A proposed arms deal to Saudi Arabia is likely to be shot down by the Senate now that four Republicans have come out publicly against it, setting up what could be a presidential veto battle.
Last month, the Trump administration sought to bypass Congress on a Saudi arms deal, saying the $7 billion in sales of Patriot missiles and other military weaponry and parts was necessary in an emergency situation to support Saudi Arabia, the United Arab Emirates and Jordan against threats from Iran, according to CBS News.
Although arms sales are usually approved by Congress, a president can claim an emergency exists and bypass lawmakers.
From the start, Democrats in Congress opposed the deal.
Now, some Republicans are also signaling their disenchantment with the proposal as votes on nearly two dozen resolutions of disapproval — one for each proposed arms sale — could come next week.
Republican Sens. Rand Paul of Kentucky, Lindsey Graham of South Carolina, Todd Young of Indiana and Mike Lee of Utah are all against the sales, The Hill reported.
Coupled with the expected 47 votes against the deals from Democrats, and the Senate now has enough votes to disapprove of the deals.
The Democrat-controlled House is likely to vote in favor of blocking the sales as well.
That would set up a potential presidential veto, which could only be overridden by a two-thirds majority in each chamber.
Republican Sen. Susan Collins of Maine noted that the issue runs deeper than weaponry.
“On the Saudi ones, my inclination, unless the language has changed, is to support the resolution indicating disapproval given that the administration has failed to produce a report on Khashoggi’s death,” Collins said.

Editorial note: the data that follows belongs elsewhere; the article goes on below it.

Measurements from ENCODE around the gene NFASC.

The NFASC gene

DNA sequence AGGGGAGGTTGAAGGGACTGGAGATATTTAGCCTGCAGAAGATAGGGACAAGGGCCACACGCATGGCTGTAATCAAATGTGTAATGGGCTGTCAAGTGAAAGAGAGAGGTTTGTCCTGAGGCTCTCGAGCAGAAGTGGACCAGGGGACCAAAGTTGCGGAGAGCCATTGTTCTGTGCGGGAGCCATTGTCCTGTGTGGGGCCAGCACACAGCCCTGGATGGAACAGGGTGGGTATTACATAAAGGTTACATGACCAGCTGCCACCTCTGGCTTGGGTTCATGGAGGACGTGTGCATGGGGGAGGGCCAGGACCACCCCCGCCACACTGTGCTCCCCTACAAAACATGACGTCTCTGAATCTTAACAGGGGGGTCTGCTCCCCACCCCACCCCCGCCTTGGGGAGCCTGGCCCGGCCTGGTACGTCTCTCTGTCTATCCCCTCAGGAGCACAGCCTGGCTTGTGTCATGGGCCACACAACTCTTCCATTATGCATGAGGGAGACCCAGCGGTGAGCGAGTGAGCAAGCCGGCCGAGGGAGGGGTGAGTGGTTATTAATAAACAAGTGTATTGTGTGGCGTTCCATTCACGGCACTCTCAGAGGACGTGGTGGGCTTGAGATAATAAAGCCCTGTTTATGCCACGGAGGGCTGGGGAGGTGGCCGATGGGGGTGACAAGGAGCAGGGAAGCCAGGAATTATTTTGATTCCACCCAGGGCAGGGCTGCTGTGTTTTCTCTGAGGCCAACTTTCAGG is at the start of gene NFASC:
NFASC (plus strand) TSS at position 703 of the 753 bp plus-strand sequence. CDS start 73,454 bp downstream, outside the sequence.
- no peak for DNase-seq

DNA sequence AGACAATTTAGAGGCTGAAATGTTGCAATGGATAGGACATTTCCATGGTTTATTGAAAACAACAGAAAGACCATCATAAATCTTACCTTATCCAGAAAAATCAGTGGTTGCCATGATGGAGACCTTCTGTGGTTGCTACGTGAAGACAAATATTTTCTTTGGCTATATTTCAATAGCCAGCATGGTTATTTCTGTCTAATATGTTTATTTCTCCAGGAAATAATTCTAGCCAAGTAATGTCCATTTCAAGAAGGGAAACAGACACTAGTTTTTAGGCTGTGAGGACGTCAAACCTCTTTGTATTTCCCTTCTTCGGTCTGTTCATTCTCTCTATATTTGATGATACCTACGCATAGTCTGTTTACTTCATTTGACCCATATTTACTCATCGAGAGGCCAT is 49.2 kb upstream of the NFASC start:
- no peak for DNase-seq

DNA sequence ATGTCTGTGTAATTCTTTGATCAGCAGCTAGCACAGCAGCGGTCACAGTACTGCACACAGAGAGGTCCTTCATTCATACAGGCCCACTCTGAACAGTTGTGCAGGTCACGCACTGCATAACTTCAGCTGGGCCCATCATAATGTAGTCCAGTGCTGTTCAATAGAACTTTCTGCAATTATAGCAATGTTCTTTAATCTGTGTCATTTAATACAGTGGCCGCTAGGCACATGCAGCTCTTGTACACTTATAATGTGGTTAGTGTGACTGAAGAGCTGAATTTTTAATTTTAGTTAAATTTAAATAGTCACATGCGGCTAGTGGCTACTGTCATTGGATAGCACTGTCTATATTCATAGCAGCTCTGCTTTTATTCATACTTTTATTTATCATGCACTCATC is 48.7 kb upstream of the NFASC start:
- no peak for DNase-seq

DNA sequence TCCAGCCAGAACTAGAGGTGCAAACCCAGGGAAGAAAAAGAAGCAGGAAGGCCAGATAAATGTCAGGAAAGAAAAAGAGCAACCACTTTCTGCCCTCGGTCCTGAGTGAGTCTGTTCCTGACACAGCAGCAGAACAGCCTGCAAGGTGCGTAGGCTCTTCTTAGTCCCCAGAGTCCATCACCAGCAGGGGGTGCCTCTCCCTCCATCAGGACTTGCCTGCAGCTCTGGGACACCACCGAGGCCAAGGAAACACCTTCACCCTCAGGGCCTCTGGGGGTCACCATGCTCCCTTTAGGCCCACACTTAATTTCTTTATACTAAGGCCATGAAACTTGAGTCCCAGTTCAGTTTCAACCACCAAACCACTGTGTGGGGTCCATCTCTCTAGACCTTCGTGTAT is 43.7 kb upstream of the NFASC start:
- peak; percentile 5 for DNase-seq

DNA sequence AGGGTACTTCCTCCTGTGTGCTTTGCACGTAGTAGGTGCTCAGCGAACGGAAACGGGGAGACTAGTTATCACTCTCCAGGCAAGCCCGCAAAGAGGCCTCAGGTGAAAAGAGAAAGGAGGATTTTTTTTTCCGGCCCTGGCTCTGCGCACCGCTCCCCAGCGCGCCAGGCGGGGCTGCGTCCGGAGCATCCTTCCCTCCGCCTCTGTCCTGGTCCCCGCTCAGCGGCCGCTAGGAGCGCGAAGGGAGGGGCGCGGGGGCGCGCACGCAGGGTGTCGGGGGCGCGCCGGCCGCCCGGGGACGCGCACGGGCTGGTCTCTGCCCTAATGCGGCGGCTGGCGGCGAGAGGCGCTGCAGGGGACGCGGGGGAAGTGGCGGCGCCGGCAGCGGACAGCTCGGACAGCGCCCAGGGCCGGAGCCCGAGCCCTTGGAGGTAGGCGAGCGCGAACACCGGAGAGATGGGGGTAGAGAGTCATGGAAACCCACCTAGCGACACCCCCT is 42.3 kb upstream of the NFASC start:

“And also I think Congress should be playing a role.”
Jamal Khashoggi, a journalist who wrote for The Washington Post, was killed in October in Turkey by Saudi agents.
Senate Majority Leader Mitch McConnell suggested that displeasure with the Saudis was not enough to block the sale.
“I’m as offended as everyone is by the behavior of the Saudis in the Khashoggi case. On the other hand, I think [not] fracturing the relationship we have with the Saudis, one of our best allies against our Iranian enemies, is important,” the Kentucky Republican said Tuesday.
“I, for myself, am going to support the sale, and therefore I will be voting against the resolution of disapproval and for sustaining the veto when it comes back.”
Utah Republican Mitt Romney expressed concern over the Trump administration’s actions to bypass Congress, but said he will support the arms sales.
“I support the Saudi arms sale. I’m concerned about the process the administration has undertaken, and that’s something I’m taking a look at,” Romney said.
Sen. Marco Rubio said the arms deal was fine, but not the way it was done.
“I have no problem with the sale of defensive weaponry. The problem I have is the process by which it was done, trying to get around the congressional role in it. I think it’s deeply problematic and it sets a terrible precedent,” the Florida Republican said.
In an effort to bolster support for the arms sales, R. Clarke Cooper, the assistant secretary of state for political-military affairs, was scheduled to meet with the House Foreign Affairs Committee on Wednesday,
“These sales and the associated emergency certification are intended to address the military need of our partners in the face of an urgent regional threat posed by Iran; promote the vitality of our bilateral relationships by reassuring our partners; and preserve strategic advantage against near-peer competitors,” he planned to tell the panel, according to remarks released ahead of his testimony.
Democrats did not buy it.
“Here’s the reality: there is no emergency,” Foreign Affairs Committee Chairman Eliot Engel of New York said, according to The Washington Post. “It’s made up. And it’s an abuse of the law.”
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